Wound healing with topical BRAF inhibitor therapy in a diabetic model suggests tissue regenerative effects.
Wound healing is a multi-step process to rapidly restore the barrier function. This process is often impaired in diabetic patients resulting in chronic wounds and amputation. We previously found that paradoxical activation of the mitogen-activated protein kinase (MAPK) pathway via topical administration of the BRAF inhibitor vemurafenib accelerates wound healing by activating keratinocyte proliferation and reepithelialization pathways in healthy mice. Herein, we investigated whether this wound healing acceleration also occurs in impaired diabetic wounds and found that topical vemurafenib not only improves wound healing in a murine diabetic wound model but unexpectedly promotes hair follicle regeneration. Hair follicles expressing Sox-9 and K15 surrounded by CD34+ stroma were found in wounds of diabetic and non-diabetic mice, and their formation can be prevented by blocking downstream MEK signaling. Thus, topically applied BRAF inhibitors may accelerate wound healing, and promote the restoration of improved skin architecture in both normal and impaired wounds.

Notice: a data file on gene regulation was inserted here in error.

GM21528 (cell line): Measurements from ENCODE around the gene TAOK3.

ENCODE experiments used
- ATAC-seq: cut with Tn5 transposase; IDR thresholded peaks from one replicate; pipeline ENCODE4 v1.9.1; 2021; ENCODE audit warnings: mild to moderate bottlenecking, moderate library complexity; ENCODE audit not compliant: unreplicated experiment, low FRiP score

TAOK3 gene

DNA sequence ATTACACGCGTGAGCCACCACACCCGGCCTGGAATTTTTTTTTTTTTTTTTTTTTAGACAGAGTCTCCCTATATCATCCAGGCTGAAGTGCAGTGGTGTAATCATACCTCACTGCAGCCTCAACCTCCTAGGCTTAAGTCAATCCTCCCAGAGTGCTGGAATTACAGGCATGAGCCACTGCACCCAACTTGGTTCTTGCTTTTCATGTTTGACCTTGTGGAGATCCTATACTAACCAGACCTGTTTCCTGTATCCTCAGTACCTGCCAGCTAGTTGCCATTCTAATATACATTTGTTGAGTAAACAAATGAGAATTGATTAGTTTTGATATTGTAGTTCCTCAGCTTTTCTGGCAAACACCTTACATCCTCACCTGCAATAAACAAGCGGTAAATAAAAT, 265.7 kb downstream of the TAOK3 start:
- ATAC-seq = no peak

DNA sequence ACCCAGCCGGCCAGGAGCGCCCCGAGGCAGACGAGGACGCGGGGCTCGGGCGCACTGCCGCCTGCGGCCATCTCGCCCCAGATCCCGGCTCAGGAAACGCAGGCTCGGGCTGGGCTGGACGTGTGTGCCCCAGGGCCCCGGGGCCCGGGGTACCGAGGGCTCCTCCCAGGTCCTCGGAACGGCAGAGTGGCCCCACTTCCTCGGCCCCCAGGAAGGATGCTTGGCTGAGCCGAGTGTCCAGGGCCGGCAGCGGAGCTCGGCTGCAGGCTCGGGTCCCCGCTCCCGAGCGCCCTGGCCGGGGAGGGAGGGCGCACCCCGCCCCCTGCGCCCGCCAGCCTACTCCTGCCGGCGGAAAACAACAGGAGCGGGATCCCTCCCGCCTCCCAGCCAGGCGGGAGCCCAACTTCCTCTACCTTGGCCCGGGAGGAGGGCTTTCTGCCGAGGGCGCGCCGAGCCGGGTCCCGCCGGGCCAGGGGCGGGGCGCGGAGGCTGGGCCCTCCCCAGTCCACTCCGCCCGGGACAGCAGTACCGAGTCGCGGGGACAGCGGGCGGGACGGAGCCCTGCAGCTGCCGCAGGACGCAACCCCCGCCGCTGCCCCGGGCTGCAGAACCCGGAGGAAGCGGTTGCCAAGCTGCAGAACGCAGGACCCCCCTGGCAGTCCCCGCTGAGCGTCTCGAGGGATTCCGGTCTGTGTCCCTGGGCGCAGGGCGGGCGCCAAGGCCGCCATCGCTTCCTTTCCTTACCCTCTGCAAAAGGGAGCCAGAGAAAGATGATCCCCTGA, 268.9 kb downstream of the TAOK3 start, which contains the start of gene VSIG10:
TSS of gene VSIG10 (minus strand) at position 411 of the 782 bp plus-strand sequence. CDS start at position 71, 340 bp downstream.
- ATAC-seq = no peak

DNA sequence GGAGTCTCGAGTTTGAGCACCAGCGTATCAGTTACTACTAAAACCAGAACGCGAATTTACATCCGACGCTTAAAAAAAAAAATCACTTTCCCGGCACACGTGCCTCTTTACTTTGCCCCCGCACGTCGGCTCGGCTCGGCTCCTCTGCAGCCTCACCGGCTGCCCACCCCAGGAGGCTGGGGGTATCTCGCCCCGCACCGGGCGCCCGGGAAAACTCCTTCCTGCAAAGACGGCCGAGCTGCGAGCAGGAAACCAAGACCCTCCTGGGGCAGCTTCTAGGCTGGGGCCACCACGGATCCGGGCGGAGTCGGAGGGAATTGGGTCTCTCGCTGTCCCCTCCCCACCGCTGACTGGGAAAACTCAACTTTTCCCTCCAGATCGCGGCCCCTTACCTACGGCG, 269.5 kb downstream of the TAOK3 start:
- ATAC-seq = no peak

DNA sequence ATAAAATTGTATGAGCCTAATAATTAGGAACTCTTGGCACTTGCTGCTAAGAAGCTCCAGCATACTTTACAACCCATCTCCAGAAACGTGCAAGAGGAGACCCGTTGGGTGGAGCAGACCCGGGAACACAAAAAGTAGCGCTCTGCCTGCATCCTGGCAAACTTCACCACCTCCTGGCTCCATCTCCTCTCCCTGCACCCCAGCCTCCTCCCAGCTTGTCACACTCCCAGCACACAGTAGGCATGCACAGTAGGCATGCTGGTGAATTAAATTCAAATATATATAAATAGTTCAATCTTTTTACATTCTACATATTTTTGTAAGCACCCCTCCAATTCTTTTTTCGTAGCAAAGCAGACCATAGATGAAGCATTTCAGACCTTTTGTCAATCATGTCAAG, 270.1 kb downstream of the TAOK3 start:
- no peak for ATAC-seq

Escuin-Ordinas, H; Liu, Y; Sun, L; Hugo, W; Dimatteo, R; Huang, RR; Krystofinski, P; Azhdam, A; Lee, J; Comin-Anduix, B; Cochran, AJ; Lo, RS; Segura, T; Scumpia, PO; Ribas, A
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